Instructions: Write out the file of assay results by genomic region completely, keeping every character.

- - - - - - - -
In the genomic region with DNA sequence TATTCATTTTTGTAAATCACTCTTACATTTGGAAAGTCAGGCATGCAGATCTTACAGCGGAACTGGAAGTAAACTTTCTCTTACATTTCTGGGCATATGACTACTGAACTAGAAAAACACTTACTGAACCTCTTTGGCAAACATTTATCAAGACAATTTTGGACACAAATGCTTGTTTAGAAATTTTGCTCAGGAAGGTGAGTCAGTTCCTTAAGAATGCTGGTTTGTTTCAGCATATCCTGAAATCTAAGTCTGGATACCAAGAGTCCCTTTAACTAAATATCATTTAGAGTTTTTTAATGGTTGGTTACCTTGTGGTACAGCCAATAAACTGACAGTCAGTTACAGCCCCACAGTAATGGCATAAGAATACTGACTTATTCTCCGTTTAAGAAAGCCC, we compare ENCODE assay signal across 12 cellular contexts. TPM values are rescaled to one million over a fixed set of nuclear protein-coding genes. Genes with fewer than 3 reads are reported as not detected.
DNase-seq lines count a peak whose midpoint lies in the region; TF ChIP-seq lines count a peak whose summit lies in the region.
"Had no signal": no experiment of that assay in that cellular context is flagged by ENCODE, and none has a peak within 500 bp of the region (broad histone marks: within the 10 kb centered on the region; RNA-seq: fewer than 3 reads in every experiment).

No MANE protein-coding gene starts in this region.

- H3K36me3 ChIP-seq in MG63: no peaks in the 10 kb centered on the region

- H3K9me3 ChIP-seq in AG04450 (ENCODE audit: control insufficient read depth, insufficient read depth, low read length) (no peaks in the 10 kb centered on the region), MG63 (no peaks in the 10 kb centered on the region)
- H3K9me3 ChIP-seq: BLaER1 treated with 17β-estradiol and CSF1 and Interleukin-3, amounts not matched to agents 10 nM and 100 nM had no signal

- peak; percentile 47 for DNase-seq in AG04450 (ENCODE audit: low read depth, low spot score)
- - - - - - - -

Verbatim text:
In the genomic region with DNA sequence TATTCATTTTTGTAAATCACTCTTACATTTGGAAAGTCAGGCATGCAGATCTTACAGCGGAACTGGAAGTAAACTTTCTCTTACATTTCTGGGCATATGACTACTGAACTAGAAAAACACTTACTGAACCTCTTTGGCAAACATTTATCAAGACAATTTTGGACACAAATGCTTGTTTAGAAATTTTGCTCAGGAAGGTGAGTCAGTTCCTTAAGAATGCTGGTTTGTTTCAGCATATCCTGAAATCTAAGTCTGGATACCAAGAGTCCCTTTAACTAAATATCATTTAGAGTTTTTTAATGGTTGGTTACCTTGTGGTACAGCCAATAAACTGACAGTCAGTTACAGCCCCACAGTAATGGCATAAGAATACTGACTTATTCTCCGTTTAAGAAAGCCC, we compare ENCODE assay signal across 12 cellular contexts. TPM values are rescaled to one million over a fixed set of nuclear protein-coding genes. Genes with fewer than 3 reads are reported as not detected.
DNase-seq lines count a peak whose midpoint lies in the region; TF ChIP-seq lines count a peak whose summit lies in the region.
"Had no signal": no experiment of that assay in that cellular context is flagged by ENCODE, and none has a peak within 500 bp of the region (broad histone marks: within the 10 kb centered on the region; RNA-seq: fewer than 3 reads in every experiment).

No MANE protein-coding gene starts in this region.

- H3K36me3 ChIP-seq in MG63: no peaks in the 10 kb centered on the region

- H3K9me3 ChIP-seq in AG04450 (ENCODE audit: control insufficient read depth, insufficient read depth, low read length) (no peaks in the 10 kb centered on the region), MG63 (no peaks in the 10 kb centered on the region)
- H3K9me3 ChIP-seq: BLaER1 treated with 17β-estradiol and CSF1 and Interleukin-3, amounts not matched to agents 10 nM and 100 nM had no signal

- peak; percentile 47 for DNase-seq in AG04450 (ENCODE audit: low read depth, low spot score)